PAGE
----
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Steven Pinker Sense Of Style

Steven Pinker on the written aesthetic.

Now, to be sure, I have never had much use for style guides. Yes, there was all the studying for the writing portion of the SAT, years ago, which required lots of rule-learning and — even worse — the application of said rules to poorly-written ‘answers’ that were anything but right. Yes, I’d been assigned the oft-banal Strunk & White’s Elements Of Style in college courses, and have, out of curiosity, perused a number of similar guides not only across form and genre (prose, poetry, non-fiction, sci-fi, grammar) but multiple languages, as well, just to see how the rest of the world, well, merely hypothesizes the sorts of things that are in fact REAL to me. For instance, I still recall reading Orson Scott Card’s How To Write Science Fiction And Fantasy, and finding — even as a 10 year old with a desire to impart stories — the thing too restrictive for anyone but the worst writers, to whom issues of mechanics and advice re: ‘world-building’ might narrowly apply.

Thus, I was both intrigued and a little alarmed when I read the title of Steven Pinker’s new book. Now, don’t get me wrong. While admittedly a very good writer with MANY interesting ideas across the board, Steven Pinker is a thinking academic (as opposed an academic thinker!), first, and has not, in his occasional comments on the topic, shown any deeper understanding of the arts. Yes, he’s constructed some great arguments, and pointedly done away with scientific fraud within the clarion of a mere sentence or two, but that does not really lend itself to art criticism. This is because the wisdom (not ‘knowledge’) immanent to recognizing a great poem, or the odd assortment of skills and luck that goes into differentiating a good from bad metaphor is nigh-indefinable. In short, while true creativity might be easy to quantify, if one merely KNOWS how to evaluate the works, themselves, its source in most cases isn’t. This means that no intellect, personal background, type, or force of character guarantees success in this endeavor, and Pinker’s book, to its credit, does not pretend otherwise.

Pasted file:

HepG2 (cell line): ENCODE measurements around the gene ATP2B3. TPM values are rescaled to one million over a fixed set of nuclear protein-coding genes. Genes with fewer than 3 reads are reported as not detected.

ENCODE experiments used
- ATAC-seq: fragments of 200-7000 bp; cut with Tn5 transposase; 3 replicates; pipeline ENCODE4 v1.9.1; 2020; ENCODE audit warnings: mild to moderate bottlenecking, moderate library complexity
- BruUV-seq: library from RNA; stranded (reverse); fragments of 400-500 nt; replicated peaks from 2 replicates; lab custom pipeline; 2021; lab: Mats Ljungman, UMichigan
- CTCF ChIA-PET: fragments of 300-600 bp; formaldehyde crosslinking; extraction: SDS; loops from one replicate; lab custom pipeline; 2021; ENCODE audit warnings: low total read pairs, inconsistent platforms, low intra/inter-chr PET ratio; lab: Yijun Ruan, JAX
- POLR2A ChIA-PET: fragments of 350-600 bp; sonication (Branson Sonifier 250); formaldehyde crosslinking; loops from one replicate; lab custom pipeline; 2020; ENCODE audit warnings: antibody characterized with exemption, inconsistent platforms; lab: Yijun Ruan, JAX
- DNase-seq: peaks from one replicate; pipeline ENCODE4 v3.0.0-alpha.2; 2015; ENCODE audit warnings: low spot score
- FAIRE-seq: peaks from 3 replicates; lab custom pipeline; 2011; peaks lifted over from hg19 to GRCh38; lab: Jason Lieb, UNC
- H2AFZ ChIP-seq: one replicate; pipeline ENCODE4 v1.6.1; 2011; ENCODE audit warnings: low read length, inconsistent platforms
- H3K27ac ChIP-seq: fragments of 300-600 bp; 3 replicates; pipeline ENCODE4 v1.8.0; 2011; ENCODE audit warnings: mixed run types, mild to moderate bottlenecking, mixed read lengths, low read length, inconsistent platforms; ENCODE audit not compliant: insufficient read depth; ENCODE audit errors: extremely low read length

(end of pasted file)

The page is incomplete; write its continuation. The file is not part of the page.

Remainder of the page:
Before getting into the book’s negatives, however, one must first say what it does right. Although it is easily the worst of the 3 or 4 books of his that I’ve read, The Sense Of Style is also, unsurprisingly, the best style guide that I’ve ever read. This is because it simply drops a few key hints re: usage and style, combs over the important historical trends as a kind of guideline, and thus allows the reader — at least for the most part — to draw his own conclusions on aesthetic matters, keeping the long view in mind and minimizing the least defensible stylistic errors. Too often, style guides are bogged down by dull proscriptive rules that don’t give a damn for rhythm, music, ambiguity, and subtleties of meaning that, in the end, do FAR more … Continue reading →